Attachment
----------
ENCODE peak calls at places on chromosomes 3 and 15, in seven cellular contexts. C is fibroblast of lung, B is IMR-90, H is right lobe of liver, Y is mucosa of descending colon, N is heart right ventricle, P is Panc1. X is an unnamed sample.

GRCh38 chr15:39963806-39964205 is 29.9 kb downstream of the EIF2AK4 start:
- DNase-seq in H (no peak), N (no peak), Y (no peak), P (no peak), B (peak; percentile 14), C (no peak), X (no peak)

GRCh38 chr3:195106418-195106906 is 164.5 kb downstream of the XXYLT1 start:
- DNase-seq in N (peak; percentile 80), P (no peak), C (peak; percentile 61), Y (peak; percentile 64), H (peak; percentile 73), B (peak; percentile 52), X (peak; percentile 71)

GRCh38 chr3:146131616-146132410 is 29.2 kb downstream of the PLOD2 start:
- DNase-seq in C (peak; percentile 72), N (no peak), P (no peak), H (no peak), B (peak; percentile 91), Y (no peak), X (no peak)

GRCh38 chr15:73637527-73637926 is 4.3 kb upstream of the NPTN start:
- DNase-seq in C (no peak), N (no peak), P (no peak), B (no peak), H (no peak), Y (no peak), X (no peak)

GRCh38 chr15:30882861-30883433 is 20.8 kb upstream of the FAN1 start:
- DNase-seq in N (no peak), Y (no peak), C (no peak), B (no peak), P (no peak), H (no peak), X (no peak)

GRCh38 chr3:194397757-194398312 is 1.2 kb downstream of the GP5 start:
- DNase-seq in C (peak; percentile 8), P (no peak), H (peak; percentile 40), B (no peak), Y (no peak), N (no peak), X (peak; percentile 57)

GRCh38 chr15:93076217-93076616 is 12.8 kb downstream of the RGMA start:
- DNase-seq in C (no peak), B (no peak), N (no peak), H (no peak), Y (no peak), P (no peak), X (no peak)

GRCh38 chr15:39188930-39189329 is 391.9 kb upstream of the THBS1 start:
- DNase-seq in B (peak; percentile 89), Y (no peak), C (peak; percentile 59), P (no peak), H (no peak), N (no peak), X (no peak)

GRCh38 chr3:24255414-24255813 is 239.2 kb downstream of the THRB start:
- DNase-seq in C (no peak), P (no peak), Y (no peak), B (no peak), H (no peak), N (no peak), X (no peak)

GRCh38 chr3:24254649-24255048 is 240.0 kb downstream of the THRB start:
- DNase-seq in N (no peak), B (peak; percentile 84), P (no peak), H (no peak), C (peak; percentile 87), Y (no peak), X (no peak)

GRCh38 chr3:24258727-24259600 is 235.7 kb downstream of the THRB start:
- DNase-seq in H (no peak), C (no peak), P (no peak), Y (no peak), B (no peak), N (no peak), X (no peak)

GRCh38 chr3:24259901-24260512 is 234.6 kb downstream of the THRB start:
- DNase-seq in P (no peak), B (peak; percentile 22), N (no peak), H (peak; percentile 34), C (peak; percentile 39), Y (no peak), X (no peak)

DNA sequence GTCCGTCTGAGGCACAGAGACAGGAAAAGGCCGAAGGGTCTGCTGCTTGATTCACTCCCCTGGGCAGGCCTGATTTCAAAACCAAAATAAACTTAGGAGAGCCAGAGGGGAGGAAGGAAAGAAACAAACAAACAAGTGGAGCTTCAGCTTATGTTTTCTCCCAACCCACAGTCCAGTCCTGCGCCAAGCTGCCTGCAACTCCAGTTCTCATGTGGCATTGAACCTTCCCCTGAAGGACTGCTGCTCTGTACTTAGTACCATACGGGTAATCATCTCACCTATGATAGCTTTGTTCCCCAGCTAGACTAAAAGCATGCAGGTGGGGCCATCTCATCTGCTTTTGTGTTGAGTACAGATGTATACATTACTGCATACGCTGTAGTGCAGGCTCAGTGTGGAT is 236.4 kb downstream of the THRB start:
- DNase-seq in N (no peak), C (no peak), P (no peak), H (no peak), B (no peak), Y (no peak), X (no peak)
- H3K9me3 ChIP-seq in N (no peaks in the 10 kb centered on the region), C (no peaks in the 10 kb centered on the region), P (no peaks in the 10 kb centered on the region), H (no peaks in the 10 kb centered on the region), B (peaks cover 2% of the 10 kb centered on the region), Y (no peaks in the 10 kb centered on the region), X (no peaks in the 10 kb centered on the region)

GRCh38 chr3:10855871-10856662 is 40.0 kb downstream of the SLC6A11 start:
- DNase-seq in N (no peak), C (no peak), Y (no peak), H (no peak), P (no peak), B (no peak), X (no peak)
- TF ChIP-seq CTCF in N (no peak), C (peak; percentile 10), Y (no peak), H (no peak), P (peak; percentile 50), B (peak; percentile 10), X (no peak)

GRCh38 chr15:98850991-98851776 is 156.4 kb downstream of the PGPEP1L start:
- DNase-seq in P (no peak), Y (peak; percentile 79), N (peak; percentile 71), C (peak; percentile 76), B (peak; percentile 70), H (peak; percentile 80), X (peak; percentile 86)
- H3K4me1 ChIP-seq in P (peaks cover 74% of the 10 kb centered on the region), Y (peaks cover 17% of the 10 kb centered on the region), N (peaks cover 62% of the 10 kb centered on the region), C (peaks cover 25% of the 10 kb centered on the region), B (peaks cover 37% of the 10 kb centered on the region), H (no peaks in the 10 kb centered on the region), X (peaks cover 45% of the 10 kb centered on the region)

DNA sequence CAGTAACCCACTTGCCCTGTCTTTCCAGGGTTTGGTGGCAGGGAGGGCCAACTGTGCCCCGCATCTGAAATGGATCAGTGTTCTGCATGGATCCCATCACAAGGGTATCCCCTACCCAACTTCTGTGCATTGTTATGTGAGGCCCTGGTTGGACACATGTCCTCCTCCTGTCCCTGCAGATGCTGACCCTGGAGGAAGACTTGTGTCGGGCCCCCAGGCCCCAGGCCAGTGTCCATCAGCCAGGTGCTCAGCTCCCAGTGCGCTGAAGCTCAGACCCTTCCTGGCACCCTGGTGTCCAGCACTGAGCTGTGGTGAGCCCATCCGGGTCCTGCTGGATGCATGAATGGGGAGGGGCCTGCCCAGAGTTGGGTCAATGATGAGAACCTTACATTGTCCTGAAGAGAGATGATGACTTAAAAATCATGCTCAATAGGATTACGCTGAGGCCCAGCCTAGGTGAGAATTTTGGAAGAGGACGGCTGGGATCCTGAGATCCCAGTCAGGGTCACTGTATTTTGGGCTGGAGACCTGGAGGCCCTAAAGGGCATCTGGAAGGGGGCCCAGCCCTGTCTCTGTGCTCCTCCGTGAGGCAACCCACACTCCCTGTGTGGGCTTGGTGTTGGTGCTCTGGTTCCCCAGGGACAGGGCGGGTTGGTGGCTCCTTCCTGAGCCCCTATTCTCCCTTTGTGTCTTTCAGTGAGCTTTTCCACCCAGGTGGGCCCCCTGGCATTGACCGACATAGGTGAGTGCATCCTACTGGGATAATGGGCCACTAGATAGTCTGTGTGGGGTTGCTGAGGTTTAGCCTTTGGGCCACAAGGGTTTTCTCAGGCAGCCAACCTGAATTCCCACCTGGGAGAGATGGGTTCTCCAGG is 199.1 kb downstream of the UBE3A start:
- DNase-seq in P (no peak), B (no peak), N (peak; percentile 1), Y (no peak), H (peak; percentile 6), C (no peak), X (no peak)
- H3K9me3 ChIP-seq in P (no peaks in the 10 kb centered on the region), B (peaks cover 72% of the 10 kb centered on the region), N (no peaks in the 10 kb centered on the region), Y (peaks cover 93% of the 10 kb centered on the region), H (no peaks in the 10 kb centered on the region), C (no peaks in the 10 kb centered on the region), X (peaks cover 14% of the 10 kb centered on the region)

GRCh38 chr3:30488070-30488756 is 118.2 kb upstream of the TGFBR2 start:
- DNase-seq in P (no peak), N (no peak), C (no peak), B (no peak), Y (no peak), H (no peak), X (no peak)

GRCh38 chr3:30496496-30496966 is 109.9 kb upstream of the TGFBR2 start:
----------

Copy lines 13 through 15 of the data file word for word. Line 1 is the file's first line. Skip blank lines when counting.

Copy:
- DNase-seq in C (peak; percentile 8), P (no peak), H (peak; percentile 40), B (no peak), Y (no peak), N (no peak), X (peak; percentile 57)

GRCh38 chr15:93076217-93076616 is 12.8 kb downstream of the RGMA start:
- DNase-seq in C (no peak), B (no peak), N (no peak), H (no peak), Y (no peak), P (no peak), X (no peak)